EMERGENCY crews will work across the weekend to restore power and basic water supply to Trentham where residents have been effectively isolated from the region since Wednesday.
A Powercor representative, speaking to a Trentham public meeting on Friday afternoon, said this was a major reconstruction rather than a repair job across grids.
He said Powercor's intent was to first restore "backbone supply" to the town's main street by Friday night, then, the key areas of town that can take supply.
This was met with cheers from residents who, with power, would also finally be able to have a hot shower.
A do not drink order has been issued for Trentham in what a Coliban Water representative, speaking to residents, said was a conservative move due to concerns for a burst pipe in the network. He said chances for contamination were likely small but until the leak was found, which could be days, extra care was needed. This included a 25 per cent reduction in water pressure.
Once power returned, residents would be able to shower, use water in food preparation and ice but not for drinking.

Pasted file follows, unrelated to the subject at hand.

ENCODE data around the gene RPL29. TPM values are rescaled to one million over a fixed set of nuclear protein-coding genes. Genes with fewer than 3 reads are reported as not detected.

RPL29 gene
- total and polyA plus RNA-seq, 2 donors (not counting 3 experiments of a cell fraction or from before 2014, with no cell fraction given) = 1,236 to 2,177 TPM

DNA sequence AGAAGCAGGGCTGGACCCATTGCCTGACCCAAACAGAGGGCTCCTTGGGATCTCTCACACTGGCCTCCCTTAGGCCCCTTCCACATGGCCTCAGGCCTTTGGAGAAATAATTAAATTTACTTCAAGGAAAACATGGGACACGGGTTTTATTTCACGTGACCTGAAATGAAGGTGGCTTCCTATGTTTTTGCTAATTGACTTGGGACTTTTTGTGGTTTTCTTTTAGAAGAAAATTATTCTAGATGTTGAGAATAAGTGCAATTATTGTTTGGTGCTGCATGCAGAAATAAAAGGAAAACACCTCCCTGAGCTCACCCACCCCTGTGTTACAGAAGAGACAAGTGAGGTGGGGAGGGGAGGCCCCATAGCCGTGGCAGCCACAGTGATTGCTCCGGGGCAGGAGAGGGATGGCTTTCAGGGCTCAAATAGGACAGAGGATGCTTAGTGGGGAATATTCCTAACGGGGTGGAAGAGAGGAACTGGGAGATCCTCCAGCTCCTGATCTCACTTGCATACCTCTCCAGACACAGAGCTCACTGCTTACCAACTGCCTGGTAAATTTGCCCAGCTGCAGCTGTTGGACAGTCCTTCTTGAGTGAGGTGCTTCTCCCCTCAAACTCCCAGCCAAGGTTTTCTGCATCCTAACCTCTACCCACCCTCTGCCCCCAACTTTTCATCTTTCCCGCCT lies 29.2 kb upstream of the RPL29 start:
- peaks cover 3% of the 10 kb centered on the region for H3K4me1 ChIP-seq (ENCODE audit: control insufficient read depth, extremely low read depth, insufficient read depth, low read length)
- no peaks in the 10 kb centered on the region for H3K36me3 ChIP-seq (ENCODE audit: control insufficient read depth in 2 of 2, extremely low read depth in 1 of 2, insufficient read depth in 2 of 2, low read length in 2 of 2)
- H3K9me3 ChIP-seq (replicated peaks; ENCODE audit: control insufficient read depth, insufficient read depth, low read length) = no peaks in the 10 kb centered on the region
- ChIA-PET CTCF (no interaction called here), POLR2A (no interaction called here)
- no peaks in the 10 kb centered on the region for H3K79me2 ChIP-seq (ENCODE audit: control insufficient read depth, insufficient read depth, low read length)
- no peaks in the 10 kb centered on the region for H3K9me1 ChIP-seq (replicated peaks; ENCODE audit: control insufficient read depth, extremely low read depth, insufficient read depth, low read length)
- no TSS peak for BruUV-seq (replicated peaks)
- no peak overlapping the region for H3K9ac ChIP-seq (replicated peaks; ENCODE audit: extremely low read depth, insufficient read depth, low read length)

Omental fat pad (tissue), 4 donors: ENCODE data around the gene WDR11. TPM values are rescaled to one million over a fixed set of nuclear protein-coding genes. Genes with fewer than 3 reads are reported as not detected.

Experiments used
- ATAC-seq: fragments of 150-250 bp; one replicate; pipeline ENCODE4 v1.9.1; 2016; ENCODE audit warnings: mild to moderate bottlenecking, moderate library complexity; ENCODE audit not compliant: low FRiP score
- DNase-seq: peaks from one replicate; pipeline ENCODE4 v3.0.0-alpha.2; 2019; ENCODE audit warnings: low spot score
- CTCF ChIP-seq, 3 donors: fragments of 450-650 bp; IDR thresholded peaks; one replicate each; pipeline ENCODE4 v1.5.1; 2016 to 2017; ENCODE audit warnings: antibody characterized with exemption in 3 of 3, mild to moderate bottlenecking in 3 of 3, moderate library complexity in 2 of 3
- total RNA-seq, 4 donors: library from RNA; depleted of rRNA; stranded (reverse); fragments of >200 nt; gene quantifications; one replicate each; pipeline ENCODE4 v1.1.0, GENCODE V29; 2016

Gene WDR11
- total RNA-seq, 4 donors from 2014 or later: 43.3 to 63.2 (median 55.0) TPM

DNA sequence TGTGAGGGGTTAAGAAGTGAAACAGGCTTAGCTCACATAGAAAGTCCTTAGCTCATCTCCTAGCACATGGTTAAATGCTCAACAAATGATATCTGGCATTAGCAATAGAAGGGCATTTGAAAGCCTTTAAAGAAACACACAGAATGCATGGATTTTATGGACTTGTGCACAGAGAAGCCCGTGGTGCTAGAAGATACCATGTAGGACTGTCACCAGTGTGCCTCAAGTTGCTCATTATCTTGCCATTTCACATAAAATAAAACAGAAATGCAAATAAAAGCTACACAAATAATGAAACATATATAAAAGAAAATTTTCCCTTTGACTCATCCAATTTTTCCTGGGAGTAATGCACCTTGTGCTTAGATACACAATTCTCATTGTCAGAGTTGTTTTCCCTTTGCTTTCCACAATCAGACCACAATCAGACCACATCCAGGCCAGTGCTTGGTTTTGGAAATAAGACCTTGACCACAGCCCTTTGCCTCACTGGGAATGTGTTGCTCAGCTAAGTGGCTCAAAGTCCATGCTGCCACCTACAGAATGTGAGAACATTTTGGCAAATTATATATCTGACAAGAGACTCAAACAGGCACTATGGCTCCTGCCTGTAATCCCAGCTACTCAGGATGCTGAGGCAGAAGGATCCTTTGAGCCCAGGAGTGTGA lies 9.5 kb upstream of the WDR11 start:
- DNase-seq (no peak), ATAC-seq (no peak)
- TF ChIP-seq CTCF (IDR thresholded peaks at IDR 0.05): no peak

Trentham resident Sherrilyn Deed, who lives just outside the town centre, said not even being able to flush the toilet properly had been an issue.
Ms Deed was cut off from the town centre by road for more than a day with large trees blocking the path. The only news updates should could get on radio were focused on COVID-19 restrictions and flooding in Gippsland.
She said Trentham's IGA had been so supportive in helping the wider community.
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The IGA supermarket's generator died shortly after it had whirred to life. A electrician from Ballarat, who arrived via Gisborne and Woodend, worked through Thursday night to install a new generator.
Country Grocer IGA co-owner Ben Decis said "tens of thousands" of dollars' stock had been lost but sister store in Ballan had helped get basics into town, like extra water, to offer residents. A free sausage sizzle fired up on the footpath.
Earlier, supermarket workers Brooke and Paige Healy had dropped off deliveries and checked on vulnerable community members while roads were blocked.
"As much as you want to keep the business afloat, it's about locals," Mr Decis said.
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